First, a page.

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Import insurance, a cautionary tale.

Brian Kirby

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I had a chance conversation with a specialist motorhome insurance underwriter this morning.  Import insurance was the subject, and I queried the present position.  He confirmed that it is not possible to obtain UK insurance on a non UK registered vehicle, until that vehicle is actually on UK soil.

I queried whether this applies equally the "non third party" elements of comprehensive insurance, or just to the third party element.  His response was that the elements of comprehensive insurance are indivizible. 

I pressed him on the question of temporary residents' insurance, as obtainable for export vehicles, saying that since this took care of the third party risks, UK insurers could presumably cover the other risks.  His response was negative.

I then referred to the recent correspondence on this forum, saying that such insurance did, nevertheless, appear to be available from various brokers.  He said he, and other, underwriters were aware and concerned that cover notes were being issued on this basis.

His view was that the presence of the temp residents' third party insurance would supercede and invalidate any other insurance, citing the standard fraud prevention clause that excludes multiple insurances for any one article.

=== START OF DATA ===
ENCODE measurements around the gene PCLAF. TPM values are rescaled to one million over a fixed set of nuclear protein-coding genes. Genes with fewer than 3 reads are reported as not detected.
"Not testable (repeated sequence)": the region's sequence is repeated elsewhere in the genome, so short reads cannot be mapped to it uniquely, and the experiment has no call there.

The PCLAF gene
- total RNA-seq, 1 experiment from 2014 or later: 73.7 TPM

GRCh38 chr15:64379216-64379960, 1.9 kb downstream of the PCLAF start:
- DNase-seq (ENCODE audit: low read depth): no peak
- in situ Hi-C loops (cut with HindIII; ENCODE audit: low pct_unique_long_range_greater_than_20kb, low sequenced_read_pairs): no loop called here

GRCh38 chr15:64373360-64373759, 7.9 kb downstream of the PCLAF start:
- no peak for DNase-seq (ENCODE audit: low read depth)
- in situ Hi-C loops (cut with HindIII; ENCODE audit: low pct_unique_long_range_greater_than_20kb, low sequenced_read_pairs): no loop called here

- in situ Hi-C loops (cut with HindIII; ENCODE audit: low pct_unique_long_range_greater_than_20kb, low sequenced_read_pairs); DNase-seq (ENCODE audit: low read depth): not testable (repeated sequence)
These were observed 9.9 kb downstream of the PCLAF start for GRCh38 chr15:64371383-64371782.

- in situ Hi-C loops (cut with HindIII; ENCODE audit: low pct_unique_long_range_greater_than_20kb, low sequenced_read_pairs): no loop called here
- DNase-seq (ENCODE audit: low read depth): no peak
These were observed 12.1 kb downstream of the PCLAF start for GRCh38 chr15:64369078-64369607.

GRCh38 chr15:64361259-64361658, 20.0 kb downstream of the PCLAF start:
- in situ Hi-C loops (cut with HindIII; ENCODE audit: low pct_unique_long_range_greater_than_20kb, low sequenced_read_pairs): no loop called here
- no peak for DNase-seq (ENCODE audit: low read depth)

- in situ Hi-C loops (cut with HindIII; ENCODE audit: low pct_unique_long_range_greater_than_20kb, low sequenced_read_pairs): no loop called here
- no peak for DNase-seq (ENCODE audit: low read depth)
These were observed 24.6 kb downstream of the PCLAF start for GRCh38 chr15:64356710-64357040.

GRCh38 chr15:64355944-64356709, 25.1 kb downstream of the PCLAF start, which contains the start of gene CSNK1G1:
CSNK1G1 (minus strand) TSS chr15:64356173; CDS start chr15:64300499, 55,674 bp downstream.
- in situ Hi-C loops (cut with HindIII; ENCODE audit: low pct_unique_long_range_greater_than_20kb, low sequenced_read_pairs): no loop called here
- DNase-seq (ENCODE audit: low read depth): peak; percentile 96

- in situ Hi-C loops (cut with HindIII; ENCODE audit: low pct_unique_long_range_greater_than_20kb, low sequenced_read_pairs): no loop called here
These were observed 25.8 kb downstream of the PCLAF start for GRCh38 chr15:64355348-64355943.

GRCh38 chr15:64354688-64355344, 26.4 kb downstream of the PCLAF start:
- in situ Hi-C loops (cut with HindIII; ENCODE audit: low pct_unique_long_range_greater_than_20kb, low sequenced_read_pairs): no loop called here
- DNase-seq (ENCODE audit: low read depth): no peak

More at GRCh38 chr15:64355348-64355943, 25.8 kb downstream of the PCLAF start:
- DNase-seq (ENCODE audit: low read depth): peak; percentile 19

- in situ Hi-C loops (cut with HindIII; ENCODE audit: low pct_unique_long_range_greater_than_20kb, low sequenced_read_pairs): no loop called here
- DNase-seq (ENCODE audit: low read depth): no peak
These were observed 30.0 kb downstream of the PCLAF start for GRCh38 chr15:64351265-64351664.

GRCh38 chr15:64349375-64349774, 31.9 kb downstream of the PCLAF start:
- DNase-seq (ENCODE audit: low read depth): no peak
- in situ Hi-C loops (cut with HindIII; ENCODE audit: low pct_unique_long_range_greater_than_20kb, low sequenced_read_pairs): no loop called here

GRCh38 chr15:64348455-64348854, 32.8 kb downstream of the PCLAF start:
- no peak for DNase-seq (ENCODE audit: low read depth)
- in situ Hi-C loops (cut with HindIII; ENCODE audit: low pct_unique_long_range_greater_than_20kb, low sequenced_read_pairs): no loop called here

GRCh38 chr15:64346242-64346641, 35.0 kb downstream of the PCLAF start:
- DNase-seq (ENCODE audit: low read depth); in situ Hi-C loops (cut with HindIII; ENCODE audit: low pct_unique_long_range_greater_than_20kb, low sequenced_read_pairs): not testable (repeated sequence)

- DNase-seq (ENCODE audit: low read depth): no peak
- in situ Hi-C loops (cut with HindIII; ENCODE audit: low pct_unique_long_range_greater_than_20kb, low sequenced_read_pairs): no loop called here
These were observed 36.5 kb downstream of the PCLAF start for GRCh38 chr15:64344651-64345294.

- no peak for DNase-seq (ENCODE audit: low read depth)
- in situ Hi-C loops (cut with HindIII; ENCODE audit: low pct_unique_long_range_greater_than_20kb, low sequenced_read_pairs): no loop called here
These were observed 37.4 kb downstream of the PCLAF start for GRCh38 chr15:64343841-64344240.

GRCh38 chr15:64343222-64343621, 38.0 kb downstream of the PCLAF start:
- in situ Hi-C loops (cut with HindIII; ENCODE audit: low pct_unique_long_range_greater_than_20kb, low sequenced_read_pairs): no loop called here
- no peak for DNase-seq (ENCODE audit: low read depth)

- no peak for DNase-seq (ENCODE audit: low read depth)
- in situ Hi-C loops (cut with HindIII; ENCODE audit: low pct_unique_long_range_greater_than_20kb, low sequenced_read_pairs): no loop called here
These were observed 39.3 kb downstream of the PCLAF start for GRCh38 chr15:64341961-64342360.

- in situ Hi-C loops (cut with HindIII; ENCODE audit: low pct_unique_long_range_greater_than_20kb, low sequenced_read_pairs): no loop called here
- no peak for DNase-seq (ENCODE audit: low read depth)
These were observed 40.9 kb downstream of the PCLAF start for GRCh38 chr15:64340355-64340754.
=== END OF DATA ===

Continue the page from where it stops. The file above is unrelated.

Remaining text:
He went on to say he had recently been approached by a motorhomer who had relied on a UK insurer's cover note while collecting a motorhome from abroad.  This unfortunate had written off his motorhome with no other vehicle involved.  His subsquent claim had been rejected, because the vehicle was unregistered, and had not been in UK at the time of the accident.

The motorhomer is now having to sue for compensation under the broker's Professional Indemnity insurance.  He is relying on the cover note for evidence that insurance had been issued, but will have somehow to prove that the broker knew he intended driving the unregistered vehicle home from Europe.

My informant thought his chances reasonable, adding that they had expected such a case would arise sooner or later, and would be following the outcome with interest!  I asked if he knew why he had been approached by someone not insured with his company.  He said the motorhomer was apparently contacting all insurance companies in the field, to cross check the facts regarding insurance of unregistered vehicles while abroad, prior to the case going to court.

I think the poor soul will have more than a bit of a fight - PI insurers ain't car insurers.  I'd expect them to fight the claim like cats in a sack, eventually, and then only if they think they'll sink without trace, making some out of court offer at the eleventh hour to avoid setting precedent.

Not a recipe for peace of mind! 

Therefore, if you're going to make a personal import before June 2007, do check very carefully that you have understood exactly what cover you have, from whom, and where it starts and ends both geographically and in time.  Also, ensure that you have any unusual aspects of your cover, for exemple that the vehicle is to be driven in Europe while unregistered, confirmed in writing before you set off.

If that is not clearly stated on the cover note, or elsewhere, write to the issuer yourself confirming all the relevant facts, and giving them 7 days to respond.  Do set this date comfortably in advance of your trip, so that if you do get a sudden, panic stricken, letter saying your cover is withdrawn, you can make alternative arrangements.

After June 2007 it should be much easier - but you'll still need to be sure the insurer knows and records what you intend doing.

Happy motorhoming!

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